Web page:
A design diagram refers to a particular type of circuit structure that uses standard electrical/electronic symbols rather than images to show the way the circuit (or part of it) works. Below is a standard 3-wire motor controller circuit employing a typical short stop halt - start pushbutton station utilizing a schematic diagram. (Momentary this means that the button/switch you trigger will go back to its default location once you physically let go of this, usually by a spring which forces the button/switch to get this done.)
Here's another schematic diagram showing exactly the identical circuit, connections and components and it appears different but they fall into precisely the same category.
Here's a version of a schematic diagram. The most important point of this diagram will be to demonstrate the logic (referring to electrical management ) of a circuit. This diagram is the one that I mostly encounter in my own line of work, and it's extremely effective for troubleshooting issues or learning the way the circuit works. Some circuits are so huge that many types of schematic diagrams need to be read in increments in novel form (generally with coded numbers so information can be easier found). Again, here's the exact specific circuit because the first 2, however, considering it in ladder shape.
Much less mess, right? I have enough information in each one these diagrams to know exactly what this circuit does and also where to start looking for problems. Hope that this helps. ( Note: don't confuse lecture or circuit diagrams with wiring diagrams; wiring diagrams will typically show pictures of elements like the pictorial, and also the way the entire or portion of a circuit will be wired. The difference is that wiring diagrams typically put an emphasis on actual physical place of necessary elements relative to each other that basically tell a layman exactly what to do about the wiring. )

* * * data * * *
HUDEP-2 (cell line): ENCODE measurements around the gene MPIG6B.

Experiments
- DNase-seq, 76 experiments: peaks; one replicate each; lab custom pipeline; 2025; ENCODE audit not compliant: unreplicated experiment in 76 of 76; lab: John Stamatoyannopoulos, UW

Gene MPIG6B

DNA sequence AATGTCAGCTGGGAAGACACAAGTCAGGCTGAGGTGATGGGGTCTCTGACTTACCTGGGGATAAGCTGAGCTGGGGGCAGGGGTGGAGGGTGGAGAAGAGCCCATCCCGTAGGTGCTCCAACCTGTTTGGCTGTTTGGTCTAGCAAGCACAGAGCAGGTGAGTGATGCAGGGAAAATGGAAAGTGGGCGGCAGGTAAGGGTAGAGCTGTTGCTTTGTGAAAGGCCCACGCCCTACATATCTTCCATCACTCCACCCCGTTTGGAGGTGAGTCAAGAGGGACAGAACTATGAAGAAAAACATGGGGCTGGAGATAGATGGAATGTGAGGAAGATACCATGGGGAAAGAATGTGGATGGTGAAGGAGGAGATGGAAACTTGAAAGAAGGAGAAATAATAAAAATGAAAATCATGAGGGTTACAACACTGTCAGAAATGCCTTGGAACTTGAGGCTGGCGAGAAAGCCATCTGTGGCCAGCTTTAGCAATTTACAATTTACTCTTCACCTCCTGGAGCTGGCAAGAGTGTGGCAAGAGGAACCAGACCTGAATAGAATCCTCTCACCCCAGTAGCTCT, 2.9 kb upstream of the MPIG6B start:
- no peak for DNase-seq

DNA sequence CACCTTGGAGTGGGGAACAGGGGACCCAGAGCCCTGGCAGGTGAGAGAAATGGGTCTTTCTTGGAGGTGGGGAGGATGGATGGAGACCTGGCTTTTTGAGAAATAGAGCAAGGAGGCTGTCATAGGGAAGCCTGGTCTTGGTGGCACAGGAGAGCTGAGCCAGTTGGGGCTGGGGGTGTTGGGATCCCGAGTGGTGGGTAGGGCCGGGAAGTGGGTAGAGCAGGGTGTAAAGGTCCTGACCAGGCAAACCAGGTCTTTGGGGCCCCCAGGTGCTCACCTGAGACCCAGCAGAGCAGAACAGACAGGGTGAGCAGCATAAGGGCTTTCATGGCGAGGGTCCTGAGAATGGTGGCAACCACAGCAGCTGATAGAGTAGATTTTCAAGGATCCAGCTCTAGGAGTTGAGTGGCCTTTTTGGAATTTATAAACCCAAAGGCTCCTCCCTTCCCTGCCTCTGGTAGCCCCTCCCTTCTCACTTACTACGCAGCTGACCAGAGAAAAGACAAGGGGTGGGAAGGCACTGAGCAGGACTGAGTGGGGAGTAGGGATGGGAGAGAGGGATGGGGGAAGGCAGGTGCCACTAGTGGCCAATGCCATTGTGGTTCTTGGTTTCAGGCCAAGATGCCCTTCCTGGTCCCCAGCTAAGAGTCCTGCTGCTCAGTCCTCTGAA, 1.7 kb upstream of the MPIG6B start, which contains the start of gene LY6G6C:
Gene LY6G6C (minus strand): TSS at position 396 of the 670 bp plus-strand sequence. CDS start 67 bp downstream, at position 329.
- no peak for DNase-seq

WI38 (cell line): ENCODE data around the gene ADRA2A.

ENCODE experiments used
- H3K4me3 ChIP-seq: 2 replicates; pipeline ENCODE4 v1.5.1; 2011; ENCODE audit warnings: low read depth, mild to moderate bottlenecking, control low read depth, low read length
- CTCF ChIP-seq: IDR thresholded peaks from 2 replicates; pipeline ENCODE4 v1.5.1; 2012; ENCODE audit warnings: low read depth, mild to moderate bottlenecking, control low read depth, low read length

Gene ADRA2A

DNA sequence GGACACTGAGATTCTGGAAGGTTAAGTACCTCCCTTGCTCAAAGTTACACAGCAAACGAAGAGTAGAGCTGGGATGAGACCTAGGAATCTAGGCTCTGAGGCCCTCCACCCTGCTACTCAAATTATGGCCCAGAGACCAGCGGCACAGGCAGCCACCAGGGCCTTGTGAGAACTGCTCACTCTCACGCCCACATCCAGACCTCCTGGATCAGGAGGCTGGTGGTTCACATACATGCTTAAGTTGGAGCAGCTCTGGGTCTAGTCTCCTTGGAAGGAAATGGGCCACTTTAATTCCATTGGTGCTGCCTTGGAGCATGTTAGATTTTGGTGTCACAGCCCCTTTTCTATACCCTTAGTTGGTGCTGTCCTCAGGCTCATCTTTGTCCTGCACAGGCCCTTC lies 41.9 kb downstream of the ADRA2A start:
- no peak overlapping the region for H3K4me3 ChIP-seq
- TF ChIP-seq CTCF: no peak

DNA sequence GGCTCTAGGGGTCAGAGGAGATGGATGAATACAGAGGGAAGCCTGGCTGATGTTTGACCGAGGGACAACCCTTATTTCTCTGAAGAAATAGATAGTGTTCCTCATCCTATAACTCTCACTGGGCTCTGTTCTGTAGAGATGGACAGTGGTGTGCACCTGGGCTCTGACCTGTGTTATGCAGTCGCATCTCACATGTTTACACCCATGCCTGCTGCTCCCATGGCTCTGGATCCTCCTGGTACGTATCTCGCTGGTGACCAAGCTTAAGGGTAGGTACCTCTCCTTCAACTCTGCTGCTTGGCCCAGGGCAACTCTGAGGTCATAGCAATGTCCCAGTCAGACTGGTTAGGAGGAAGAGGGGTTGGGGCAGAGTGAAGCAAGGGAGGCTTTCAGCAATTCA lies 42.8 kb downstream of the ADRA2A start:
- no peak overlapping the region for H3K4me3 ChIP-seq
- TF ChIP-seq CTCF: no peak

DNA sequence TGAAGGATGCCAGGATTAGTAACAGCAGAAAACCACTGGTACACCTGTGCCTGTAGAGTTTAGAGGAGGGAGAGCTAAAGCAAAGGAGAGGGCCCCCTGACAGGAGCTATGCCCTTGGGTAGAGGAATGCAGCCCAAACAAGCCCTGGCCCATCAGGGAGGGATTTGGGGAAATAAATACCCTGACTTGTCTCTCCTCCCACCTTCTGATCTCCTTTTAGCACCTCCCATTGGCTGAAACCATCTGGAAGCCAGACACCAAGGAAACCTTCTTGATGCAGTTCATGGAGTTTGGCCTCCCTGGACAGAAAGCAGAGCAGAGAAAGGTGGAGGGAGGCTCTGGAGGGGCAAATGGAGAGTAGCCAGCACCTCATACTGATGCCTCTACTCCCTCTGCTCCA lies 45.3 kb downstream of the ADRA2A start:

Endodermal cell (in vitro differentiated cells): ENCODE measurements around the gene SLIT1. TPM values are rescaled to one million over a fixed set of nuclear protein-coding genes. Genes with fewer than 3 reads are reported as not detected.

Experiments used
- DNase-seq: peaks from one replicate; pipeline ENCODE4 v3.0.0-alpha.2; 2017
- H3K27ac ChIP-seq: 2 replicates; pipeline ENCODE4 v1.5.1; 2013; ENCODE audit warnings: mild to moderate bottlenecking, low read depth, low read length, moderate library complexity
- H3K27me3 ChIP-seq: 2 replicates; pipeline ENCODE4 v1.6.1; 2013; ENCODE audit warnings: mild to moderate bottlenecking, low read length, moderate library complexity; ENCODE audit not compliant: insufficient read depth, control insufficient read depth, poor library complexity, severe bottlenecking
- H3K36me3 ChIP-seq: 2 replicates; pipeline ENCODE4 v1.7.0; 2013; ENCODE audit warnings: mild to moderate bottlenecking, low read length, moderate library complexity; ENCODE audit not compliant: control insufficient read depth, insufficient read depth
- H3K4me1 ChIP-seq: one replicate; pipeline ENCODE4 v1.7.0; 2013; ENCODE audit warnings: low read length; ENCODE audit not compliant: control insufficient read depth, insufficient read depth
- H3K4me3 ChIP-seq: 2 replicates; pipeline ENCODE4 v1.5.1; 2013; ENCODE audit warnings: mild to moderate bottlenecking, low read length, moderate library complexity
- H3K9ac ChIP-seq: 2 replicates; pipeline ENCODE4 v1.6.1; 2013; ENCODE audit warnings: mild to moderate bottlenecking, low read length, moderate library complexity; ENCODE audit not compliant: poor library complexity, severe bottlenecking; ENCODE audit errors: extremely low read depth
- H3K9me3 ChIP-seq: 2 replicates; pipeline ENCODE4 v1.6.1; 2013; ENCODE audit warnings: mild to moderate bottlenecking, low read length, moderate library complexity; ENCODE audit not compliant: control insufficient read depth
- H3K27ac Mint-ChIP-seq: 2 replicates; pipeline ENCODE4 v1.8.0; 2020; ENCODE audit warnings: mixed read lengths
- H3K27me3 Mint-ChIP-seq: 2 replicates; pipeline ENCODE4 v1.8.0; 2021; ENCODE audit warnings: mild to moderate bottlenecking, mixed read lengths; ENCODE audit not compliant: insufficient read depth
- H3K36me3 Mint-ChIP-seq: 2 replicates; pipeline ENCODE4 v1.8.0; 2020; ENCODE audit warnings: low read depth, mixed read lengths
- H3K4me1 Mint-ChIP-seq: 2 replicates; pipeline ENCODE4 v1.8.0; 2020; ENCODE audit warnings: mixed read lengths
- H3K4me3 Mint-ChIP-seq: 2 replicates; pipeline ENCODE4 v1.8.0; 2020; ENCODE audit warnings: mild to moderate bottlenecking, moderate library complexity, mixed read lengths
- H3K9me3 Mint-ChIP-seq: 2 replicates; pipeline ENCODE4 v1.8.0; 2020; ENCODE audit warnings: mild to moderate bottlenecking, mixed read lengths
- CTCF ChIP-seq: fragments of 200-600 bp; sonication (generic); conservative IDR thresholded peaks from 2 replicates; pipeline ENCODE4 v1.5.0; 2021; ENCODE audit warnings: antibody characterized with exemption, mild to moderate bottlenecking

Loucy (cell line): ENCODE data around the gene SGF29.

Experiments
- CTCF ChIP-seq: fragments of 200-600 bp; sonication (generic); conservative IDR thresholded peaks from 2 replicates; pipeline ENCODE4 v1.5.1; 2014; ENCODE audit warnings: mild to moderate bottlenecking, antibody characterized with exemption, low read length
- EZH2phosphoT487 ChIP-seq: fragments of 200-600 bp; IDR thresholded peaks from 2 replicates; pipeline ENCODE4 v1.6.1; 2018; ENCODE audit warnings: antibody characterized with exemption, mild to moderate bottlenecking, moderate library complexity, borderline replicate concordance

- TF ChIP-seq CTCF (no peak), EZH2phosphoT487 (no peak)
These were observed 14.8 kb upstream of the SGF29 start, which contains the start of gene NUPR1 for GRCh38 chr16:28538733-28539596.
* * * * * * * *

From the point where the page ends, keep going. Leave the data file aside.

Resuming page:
Think of it this way; a circuit diagram is any type of diagram which illustrates how a circuit functions where the principal goal is that the appropriate wiring of elements and their connection to each other instead of physical place relative to each other or intending prototypes. However, in some applications classifying diagrams can be difficult so choose this as overall advice. I have found this is especially true when dealing with much more complicated circuits and electronics. I'm likely to use a simpler but typical industrial circuit since these circuit setups are exactly the same, but nevertheless where you can observe how each type of diagram shows the use of the circuit in their own manners.
Pictorial schematic diagrams, or pictorial circuit diagrams are essentially the exact same thing with exactly the same purpose, however they use images of components within the circuit rather than symbols. Again, here's the exact exact circuit (almost except a controller was included and they are using conductors L1 and L3 instead of L1 and L2.